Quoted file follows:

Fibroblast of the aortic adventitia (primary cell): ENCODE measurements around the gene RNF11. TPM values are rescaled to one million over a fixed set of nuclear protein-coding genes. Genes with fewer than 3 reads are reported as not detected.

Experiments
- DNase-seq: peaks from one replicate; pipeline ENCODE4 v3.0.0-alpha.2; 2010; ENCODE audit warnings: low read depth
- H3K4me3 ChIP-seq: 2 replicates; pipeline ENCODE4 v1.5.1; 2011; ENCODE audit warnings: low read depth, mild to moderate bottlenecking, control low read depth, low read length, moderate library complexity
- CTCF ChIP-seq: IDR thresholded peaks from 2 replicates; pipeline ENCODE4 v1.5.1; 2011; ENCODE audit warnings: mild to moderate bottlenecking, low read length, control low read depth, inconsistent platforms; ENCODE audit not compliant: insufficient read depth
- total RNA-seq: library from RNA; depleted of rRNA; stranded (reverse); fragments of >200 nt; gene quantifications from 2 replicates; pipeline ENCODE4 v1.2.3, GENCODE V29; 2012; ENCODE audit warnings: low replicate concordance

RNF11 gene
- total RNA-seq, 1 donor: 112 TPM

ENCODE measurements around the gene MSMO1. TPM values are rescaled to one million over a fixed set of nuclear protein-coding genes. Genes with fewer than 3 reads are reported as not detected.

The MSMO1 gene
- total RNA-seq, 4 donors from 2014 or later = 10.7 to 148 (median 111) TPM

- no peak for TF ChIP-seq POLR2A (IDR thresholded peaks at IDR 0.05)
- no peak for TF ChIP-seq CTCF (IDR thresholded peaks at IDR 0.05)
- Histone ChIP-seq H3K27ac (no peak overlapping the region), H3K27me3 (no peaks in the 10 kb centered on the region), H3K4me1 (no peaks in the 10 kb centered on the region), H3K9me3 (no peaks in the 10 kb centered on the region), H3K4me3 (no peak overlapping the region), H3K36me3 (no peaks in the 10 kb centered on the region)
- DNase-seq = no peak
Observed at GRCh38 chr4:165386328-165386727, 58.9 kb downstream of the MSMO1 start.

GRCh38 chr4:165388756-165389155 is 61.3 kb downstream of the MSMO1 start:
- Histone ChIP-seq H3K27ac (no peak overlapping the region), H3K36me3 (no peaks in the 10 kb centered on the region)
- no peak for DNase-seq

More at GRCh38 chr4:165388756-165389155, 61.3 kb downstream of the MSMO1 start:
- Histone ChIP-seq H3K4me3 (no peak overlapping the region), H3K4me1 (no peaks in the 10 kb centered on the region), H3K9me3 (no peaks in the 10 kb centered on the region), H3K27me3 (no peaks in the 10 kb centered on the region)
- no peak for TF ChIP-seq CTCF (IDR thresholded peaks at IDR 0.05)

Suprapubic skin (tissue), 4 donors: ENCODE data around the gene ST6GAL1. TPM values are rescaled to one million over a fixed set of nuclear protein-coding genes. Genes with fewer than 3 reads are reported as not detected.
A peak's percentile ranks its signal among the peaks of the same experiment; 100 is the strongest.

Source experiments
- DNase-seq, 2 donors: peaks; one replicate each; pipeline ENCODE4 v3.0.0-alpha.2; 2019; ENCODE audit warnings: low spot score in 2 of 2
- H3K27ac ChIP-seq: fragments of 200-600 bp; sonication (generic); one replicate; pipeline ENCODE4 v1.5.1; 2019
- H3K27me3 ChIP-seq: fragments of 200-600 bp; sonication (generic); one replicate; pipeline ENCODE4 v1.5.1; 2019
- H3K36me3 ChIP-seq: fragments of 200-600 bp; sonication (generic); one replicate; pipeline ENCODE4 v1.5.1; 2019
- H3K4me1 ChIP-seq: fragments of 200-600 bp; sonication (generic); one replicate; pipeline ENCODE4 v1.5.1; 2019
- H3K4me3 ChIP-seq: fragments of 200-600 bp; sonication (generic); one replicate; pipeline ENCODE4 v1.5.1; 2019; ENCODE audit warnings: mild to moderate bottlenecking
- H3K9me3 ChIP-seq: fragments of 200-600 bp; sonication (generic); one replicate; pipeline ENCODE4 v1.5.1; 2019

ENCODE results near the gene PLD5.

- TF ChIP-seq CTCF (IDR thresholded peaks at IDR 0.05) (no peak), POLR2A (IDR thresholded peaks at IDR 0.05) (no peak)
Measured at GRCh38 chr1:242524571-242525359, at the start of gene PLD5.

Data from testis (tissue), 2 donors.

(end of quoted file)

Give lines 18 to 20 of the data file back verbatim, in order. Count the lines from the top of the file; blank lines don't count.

- Histone ChIP-seq H3K27ac (no peak overlapping the region), H3K36me3 (no peaks in the 10 kb centered on the region)
- no peak for DNase-seq

More at GRCh38 chr4:165388756-165389155, 61.3 kb downstream of the MSMO1 start: